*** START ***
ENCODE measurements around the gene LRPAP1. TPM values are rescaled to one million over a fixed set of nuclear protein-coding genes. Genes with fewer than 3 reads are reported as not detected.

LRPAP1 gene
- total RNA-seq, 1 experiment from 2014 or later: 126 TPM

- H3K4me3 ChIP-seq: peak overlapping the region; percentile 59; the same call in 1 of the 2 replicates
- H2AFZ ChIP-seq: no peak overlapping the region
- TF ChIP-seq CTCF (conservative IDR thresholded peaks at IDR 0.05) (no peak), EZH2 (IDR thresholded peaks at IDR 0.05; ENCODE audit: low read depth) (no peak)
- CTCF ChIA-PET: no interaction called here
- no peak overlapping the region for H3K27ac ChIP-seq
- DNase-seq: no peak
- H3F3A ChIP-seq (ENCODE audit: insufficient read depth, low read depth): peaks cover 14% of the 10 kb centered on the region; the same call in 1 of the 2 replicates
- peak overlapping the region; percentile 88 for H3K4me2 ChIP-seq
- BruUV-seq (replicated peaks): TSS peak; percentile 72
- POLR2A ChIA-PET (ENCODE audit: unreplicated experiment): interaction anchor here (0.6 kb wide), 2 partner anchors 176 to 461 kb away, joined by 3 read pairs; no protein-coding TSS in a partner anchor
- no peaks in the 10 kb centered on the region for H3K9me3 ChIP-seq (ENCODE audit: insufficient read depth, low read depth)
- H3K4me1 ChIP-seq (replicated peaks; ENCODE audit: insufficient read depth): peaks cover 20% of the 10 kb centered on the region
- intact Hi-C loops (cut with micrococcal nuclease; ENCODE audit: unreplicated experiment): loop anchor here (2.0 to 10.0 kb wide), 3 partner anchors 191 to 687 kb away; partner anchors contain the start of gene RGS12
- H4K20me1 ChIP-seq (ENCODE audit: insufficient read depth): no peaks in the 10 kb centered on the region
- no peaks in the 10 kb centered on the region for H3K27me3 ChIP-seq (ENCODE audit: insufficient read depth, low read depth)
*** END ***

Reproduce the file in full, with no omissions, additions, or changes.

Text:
ENCODE measurements around the gene LRPAP1. TPM values are rescaled to one million over a fixed set of nuclear protein-coding genes. Genes with fewer than 3 reads are reported as not detected.

LRPAP1 gene
- total RNA-seq, 1 experiment from 2014 or later: 126 TPM

- H3K4me3 ChIP-seq: peak overlapping the region; percentile 59; the same call in 1 of the 2 replicates
- H2AFZ ChIP-seq: no peak overlapping the region
- TF ChIP-seq CTCF (conservative IDR thresholded peaks at IDR 0.05) (no peak), EZH2 (IDR thresholded peaks at IDR 0.05; ENCODE audit: low read depth) (no peak)
- CTCF ChIA-PET: no interaction called here
- no peak overlapping the region for H3K27ac ChIP-seq
- DNase-seq: no peak
- H3F3A ChIP-seq (ENCODE audit: insufficient read depth, low read depth): peaks cover 14% of the 10 kb centered on the region; the same call in 1 of the 2 replicates
- peak overlapping the region; percentile 88 for H3K4me2 ChIP-seq
- BruUV-seq (replicated peaks): TSS peak; percentile 72
- POLR2A ChIA-PET (ENCODE audit: unreplicated experiment): interaction anchor here (0.6 kb wide), 2 partner anchors 176 to 461 kb away, joined by 3 read pairs; no protein-coding TSS in a partner anchor
- no peaks in the 10 kb centered on the region for H3K9me3 ChIP-seq (ENCODE audit: insufficient read depth, low read depth)
- H3K4me1 ChIP-seq (replicated peaks; ENCODE audit: insufficient read depth): peaks cover 20% of the 10 kb centered on the region
- intact Hi-C loops (cut with micrococcal nuclease; ENCODE audit: unreplicated experiment): loop anchor here (2.0 to 10.0 kb wide), 3 partner anchors 191 to 687 kb away; partner anchors contain the start of gene RGS12
- H4K20me1 ChIP-seq (ENCODE audit: insufficient read depth): no peaks in the 10 kb centered on the region
- no peaks in the 10 kb centered on the region for H3K27me3 ChIP-seq (ENCODE audit: insufficient read depth, low read depth)